Margate government settling into new home at old school
Public works is moving into the art room, City Commission meets in the gym, and city commissioners have their office in an old kindergarten.
It’s all part of the quick turnaround of Margate’s municipal government from storm-damaged City Hall to the closed Union Avenue School after Hurricane Sandy — and the move may turn out to be permanent.
“We haven’t begun to look at that yet,” said Mayor Mike Becker. “We’re waiting for reports from the engineer and architect to see what will happen with City Hall. When we get that information, we’ll discuss a long-term plan. … Everything will be considered as we move forward.”
While that happens, city workers are getting used to their new digs.
The Tax Office is set up in what was once the reception area for the school, which closed in 2010. For the moment, an old cubbyhole has been placed partially across an open door to create a makeshift window and table.
“Considering the circumstances, it went very smoothly,” said Tara Mazza, who is in charge of accounts payable. “Public works and the contractors were fabulous.”
“And the taxpayers are happy we’re here,” said Deputy Tax Collector Linda Morgan. “There are more parking spaces available. And it’s away from the hustle and bustle of Washington Avenue.”
The City Hall building at Ventnor and Washington avenues didn’t seem to have been too damaged by water in the first few days after Sandy made landfall on Monday, Oct. 29, getting just a few inches inside. But by Thursday, “the place was already beginning to smell,” said City Clerk Tom Hiltner. “That’s just how it starts, the process of mold and mildew.”
Hiltner, Emergency Management Coordinator Jerry Greenberg and Code Enforcement Officer Jim Galantino decided they couldn’t stay there, and by Friday — after getting cooperation from the Board of Education — they began moving to Union Avenue.
“We started moving everything,” Hiltner said. “And that was just the beginning of the process. Over Friday, Saturday, Sunday, we got everything physically moved in three days.”
By that Monday, the day before the election — for which the school also served as a polling place in lieu of City Hall — “by the most part, we were up and running,” Hiltner said.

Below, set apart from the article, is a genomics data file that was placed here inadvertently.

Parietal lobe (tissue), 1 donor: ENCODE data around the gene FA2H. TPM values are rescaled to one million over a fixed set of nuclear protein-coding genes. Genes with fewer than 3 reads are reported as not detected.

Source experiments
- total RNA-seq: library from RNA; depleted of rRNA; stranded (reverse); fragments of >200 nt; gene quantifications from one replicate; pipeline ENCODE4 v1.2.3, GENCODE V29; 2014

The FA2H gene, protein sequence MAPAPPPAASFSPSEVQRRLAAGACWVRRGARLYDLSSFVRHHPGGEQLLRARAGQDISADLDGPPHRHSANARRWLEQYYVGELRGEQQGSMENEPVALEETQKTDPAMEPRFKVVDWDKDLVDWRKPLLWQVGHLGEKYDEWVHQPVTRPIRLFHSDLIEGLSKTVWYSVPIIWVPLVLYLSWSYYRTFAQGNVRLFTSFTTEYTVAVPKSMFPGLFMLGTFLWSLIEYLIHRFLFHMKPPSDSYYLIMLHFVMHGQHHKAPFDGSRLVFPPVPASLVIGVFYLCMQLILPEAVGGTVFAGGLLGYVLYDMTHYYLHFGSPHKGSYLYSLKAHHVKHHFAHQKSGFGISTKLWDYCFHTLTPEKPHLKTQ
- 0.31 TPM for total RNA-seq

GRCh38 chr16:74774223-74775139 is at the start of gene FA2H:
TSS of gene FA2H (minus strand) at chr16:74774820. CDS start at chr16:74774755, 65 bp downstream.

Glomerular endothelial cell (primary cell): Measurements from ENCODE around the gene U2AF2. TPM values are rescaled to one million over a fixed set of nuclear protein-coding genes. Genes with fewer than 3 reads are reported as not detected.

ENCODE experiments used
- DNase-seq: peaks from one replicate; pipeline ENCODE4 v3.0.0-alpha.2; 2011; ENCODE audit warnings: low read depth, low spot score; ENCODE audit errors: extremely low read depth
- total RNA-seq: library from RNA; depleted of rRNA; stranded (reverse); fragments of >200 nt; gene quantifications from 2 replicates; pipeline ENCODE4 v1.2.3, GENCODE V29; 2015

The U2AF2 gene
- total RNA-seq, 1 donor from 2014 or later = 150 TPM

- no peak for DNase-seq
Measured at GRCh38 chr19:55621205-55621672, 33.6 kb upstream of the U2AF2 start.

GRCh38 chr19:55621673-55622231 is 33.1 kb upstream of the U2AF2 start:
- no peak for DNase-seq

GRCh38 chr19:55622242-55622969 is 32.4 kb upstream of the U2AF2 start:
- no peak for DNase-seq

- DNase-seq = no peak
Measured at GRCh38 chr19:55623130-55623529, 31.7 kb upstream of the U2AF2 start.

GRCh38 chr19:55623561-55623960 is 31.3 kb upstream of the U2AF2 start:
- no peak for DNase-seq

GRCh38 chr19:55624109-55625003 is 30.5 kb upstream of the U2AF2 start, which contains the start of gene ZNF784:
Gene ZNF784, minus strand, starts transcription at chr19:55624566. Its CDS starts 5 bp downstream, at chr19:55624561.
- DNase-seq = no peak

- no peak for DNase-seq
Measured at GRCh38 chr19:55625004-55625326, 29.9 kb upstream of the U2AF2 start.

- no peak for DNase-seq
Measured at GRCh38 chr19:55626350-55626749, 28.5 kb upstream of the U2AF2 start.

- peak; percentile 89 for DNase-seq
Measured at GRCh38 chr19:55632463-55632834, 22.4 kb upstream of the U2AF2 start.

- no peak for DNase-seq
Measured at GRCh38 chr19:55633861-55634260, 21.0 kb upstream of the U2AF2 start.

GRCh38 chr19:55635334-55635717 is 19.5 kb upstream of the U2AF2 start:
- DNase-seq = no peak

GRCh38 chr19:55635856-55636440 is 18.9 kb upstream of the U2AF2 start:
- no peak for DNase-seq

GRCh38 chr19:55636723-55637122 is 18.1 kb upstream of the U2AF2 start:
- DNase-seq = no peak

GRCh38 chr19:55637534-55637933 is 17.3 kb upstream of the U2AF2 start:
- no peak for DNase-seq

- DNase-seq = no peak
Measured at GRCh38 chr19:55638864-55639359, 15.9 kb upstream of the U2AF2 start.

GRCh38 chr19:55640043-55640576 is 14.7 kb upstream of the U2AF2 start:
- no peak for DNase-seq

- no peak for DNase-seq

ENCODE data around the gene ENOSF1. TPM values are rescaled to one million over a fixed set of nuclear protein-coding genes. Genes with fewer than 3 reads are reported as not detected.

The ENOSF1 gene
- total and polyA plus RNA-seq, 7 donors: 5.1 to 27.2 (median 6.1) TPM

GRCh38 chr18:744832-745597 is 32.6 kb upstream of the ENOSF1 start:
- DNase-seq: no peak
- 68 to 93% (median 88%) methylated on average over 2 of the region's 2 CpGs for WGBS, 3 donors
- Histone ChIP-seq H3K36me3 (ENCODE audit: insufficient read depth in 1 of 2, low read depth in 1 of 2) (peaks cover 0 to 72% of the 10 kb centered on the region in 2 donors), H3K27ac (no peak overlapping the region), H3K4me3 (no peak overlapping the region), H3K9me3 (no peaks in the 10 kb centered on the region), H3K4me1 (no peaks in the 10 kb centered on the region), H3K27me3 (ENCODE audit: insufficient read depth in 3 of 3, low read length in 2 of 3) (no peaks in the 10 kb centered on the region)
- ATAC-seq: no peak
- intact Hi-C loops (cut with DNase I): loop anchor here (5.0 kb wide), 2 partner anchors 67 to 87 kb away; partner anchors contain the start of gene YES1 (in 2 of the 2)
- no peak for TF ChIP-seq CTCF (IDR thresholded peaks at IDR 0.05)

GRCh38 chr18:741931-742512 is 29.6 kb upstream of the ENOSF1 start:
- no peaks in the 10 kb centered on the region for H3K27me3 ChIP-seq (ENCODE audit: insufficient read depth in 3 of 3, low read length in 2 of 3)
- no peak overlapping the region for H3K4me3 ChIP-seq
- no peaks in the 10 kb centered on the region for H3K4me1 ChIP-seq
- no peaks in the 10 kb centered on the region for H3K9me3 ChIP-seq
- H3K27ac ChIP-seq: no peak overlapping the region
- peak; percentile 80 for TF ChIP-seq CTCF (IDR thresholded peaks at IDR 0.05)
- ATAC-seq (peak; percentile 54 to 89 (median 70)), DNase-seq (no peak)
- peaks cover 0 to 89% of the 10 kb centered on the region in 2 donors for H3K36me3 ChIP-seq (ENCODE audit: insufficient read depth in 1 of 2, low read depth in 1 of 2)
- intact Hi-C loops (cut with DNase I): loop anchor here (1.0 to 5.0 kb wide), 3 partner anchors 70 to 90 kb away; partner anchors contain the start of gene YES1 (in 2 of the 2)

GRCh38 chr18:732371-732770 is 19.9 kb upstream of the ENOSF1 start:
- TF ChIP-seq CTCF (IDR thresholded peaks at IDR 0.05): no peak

The building itself was in “pristine condition,” he said, even after being closed for more than two years. But there were still infrastructure issues with phone and internet that had to be dealt with, and Verizon was understandably swamped locally — a waterlogged mobile station in Ventnor being just one of their problems.
So “IT guy” Fred Verna worked out a system to forward all calls to different cell phones in each office.
“And that was the key,” Hiltner said. “By Wednesday, we had phones.”
In the meantime, the last of the City Hall materials were being brought over, including tax assessor files — which in a building that had no working elevators, couldn’t be brought over in their fireproof, concrete, 1,000-pound containers, but bit by bit in smaller boxes.
The latest office to move over was the Municipal Court, which took longer because all court offices must meet stringent security requirements. A bulletproof glass window had to be installed in the school’s wall, and late last week the concrete around it looked fresh.
“We were in Longport,” and Monday was our first day back here,” said Deputy Court Administrator Deanna Krupp. “There’s still some work that needs to be done.”
Public works, which also saw its offices damaged by water, is scheduled to move into the art room, with a wall to be knocked down to expand into the technology room. The Construction Department, which had a lease about to expire, is also expected to move in.
The process of transferring the deed and title is already under way, and if the city does move in permanently, it has to begin to make the structure, with its many stepped entrances, ADA-compliant. Getting to the bathrooms is also a bit of a trek, with signs in place to guide people through a back hallway.
But for the most part, the building already feels like they’ve been there for years.
“I’m not patting ourselves on the back, but the move we made in two to three days, it was a Herculean effort,” Hiltner said. “To be ready that Monday morning for the taxpayers was a huge team effort.”
In the end, it’s definitely an improvement over the flooded City Hall in one respect. The school, long used as a parking lot for residents and city vehicles during storms, sits at the highest point in the city of Margate.
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